Monday, April 28, 2003

This weekend I’ve managed to somehow do nothing but (a) sleep well past noon, (b) drink way too much every night, and (c) dance and sing to I Will Survive, the quintessential gay song, during closing hours in a diner in the company of other drunks, each of us using a ketchup bottle as a microphone, swirling in our booth chairs, our arms flailing about in joyful abandon, and the bus boys, in their boredom, raising the volume of the quarter jukebox and chiming in with, Just turn around now, you’re not welcome anymore, in their Spanish accents.

It was the sort of thing you’d see in a commercial for Sprite: young adults seemingly having fun without alcohol, pouring quarts of soda down their throats, with the workers, who under normal circumstances would have asked you nicely to vacate the premises, garnering smiles as wide as watermelons.

Tomorrow I’ve got to return to practicality: that series of classes, gym workouts, and dentist appointments. Got to do things like buy groceries, do the laundry, vacuum beneath the couch. All these things that interfere with our true desire to do nothing but (a) sleep well past noon, (b) drink way too much every night, and (c) dance on tabletops with a fistful of french-fries hoisted in the air.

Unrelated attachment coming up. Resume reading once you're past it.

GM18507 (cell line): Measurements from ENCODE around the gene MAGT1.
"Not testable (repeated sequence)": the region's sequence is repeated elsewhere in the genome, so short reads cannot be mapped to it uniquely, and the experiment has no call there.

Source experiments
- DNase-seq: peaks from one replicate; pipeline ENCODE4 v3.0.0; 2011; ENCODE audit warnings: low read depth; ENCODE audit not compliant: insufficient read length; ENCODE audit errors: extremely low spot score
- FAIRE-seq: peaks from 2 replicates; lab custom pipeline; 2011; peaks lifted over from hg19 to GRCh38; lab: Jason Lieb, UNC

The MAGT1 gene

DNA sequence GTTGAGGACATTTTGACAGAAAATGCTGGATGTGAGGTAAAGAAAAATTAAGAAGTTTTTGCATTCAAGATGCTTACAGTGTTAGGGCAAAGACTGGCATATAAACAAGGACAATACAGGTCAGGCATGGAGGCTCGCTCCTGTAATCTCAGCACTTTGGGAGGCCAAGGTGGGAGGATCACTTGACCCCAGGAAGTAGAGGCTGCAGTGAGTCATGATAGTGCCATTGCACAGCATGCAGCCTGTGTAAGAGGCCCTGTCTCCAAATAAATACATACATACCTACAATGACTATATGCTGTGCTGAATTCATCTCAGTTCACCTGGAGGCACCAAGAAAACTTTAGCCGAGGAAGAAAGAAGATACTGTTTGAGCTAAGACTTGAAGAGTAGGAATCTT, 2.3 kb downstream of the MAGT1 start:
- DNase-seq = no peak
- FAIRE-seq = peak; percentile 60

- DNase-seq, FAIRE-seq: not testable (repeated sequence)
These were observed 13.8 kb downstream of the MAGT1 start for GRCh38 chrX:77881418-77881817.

If only life were more like a soft drink commercial every day.

Wednesday, April 23, 2003

When the Alpha Waves Hit the Fan

For some reason my brain has refused to work today. Like a stubborn sweatshop worker finally realizing his exploitation over a half-hemmed pair of Diesel jeans, it's switched off, crossed its arms, turned the neuronal activity on low until its needs of an ergonomic working environment, paid vacation leaves, and an efficient water cooler are met.

I feel as unintelligent as a fern.

Actually, scratch that. Ferns are somehow capable of determining day length and average temperature during asexual reproduction in order to gauge the optimal time to release their spores, whereas I hesitated twice before typing the word unintelligent and, after deciding that my mental faculties were as deficient as healthcare in Central Africa, ran a spell check to, you know, just make sure.